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  • #16
    100 percent ARGON is what you want for most TIG, especially aluminum. When I am doing anything in stainless that I don't want to sugar up on the back side, I also use argon for both the sides. That produces a good looking, strong weld on BOTH sides of (especially thin) stuff like exhaust headers/pipes where you want minimum interference with the gas flow inside the tubing and anywhere you want to minimize the possibility of cracking. It is pretty easy to make/use a rig to evacuate the pipe or other kinds of pieces to keep the ambient atmosphere away from the weld during the (pretty short) time required to get a good weld on both sides.

    PS...I have used welding equipment (actually the same machine) on both 110 and 230 volts and I would say that any of them seem to weld better and are just "happier" on the 230 (208, 230, 240...whatever you have available). If it were me putting in a line specifically to support a welding machine, I would put in the 230 if I had ANY choice vs. the 110. Also, I would put in a MINIMUM of a 50 amp breaker, because if you do any amount of TIG welding on thicker aluminum, it will amaze you how much current it takes! If I go to do like 1/4 or 3/8 inch on a larger area piece of aluminum with my TIG machine and forget to move it from the 30 Amp to the 50 Amp line (breaker and conductor size limited) I will pretty much always blow the 30 amp breaker, but if it is on the 50 amp line, I have yet to blow that.....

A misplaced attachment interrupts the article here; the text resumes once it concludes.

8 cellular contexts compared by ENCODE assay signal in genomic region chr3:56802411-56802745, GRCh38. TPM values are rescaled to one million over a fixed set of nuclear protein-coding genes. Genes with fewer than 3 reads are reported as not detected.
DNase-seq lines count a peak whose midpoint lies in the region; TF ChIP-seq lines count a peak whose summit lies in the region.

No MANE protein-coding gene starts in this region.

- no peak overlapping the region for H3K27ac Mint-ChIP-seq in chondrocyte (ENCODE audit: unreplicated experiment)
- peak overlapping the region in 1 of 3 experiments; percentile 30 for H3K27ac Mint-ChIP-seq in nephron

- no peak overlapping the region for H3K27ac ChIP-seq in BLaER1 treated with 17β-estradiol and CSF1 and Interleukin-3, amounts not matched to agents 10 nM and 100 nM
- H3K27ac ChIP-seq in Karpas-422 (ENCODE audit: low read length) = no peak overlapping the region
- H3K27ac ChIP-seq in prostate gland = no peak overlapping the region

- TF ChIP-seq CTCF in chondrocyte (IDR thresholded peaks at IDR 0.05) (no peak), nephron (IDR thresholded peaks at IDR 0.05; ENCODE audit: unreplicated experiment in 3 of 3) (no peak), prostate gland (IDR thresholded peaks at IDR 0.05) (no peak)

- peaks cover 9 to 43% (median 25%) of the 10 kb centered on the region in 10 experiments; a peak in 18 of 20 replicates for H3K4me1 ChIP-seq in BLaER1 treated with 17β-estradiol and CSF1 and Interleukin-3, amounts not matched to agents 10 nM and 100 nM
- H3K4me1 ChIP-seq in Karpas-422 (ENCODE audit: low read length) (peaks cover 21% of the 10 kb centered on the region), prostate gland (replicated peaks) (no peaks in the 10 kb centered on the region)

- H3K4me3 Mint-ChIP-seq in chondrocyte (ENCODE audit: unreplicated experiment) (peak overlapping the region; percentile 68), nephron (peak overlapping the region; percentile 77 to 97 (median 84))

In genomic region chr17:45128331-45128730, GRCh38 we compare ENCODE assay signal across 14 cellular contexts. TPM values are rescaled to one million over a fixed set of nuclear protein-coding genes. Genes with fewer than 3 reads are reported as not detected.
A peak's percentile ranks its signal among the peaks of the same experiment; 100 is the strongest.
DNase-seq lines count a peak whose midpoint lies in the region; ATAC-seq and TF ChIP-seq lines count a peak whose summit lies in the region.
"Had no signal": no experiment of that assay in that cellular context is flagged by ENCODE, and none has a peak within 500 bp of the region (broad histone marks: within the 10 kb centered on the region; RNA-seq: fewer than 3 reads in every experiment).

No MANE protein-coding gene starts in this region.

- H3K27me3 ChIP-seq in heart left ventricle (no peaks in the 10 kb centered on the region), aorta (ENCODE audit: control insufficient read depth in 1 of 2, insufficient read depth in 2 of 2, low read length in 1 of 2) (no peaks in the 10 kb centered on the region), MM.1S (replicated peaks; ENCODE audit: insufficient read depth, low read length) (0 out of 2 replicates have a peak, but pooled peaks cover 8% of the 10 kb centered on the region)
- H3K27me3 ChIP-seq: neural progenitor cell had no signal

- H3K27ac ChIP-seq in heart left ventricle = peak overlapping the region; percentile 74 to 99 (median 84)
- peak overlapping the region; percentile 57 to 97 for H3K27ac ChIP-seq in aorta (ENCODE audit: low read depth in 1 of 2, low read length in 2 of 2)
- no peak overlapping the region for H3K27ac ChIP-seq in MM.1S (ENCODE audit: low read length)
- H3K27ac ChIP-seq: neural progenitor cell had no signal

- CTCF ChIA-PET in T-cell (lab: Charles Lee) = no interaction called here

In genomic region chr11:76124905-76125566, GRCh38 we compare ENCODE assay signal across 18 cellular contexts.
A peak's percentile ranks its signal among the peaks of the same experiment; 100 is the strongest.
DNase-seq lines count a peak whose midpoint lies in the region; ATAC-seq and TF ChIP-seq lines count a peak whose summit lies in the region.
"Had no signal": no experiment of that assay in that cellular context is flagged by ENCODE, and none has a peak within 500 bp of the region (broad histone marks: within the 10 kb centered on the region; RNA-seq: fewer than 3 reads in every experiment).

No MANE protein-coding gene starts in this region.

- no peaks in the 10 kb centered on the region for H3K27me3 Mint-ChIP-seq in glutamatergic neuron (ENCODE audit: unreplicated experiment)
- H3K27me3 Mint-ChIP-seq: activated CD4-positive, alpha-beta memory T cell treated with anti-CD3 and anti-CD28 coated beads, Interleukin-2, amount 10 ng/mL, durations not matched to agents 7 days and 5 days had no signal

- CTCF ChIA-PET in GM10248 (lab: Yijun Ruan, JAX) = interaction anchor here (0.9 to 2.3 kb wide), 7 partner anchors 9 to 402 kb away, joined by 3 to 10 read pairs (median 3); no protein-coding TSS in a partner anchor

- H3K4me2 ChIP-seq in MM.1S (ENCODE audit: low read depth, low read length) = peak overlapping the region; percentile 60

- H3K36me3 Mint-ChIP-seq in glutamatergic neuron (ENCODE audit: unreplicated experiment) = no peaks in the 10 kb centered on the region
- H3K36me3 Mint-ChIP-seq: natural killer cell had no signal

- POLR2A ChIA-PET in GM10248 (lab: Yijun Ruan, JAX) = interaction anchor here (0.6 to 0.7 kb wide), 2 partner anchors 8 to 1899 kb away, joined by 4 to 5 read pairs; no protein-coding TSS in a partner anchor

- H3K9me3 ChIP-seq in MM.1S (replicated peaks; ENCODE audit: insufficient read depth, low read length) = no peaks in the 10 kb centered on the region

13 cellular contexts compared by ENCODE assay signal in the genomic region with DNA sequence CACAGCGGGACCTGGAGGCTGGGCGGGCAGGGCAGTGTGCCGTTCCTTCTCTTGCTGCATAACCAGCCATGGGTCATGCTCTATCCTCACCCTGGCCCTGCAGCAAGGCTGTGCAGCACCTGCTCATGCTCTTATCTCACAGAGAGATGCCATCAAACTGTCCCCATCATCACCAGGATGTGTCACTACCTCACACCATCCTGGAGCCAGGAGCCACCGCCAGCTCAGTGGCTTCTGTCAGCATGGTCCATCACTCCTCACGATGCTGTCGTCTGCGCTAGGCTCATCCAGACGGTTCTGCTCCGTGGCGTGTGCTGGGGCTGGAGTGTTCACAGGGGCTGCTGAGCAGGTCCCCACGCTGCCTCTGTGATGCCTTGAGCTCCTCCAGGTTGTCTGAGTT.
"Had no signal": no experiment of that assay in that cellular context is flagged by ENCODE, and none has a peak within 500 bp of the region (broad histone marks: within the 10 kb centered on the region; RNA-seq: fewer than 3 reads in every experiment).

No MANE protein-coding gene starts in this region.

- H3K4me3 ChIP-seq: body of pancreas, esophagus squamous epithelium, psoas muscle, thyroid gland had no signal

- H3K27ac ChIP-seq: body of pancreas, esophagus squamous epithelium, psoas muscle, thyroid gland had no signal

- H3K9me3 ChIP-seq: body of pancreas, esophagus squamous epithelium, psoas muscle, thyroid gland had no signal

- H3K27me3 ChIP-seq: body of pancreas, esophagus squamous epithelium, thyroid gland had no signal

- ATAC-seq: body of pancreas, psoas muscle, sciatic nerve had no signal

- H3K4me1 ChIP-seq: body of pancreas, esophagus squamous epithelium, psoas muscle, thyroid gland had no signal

Don J
    Reno, NV

    Never pick a fight with an old guy. Old guys are too smart to fight and get hurt. They'll just kill you and get it over with.

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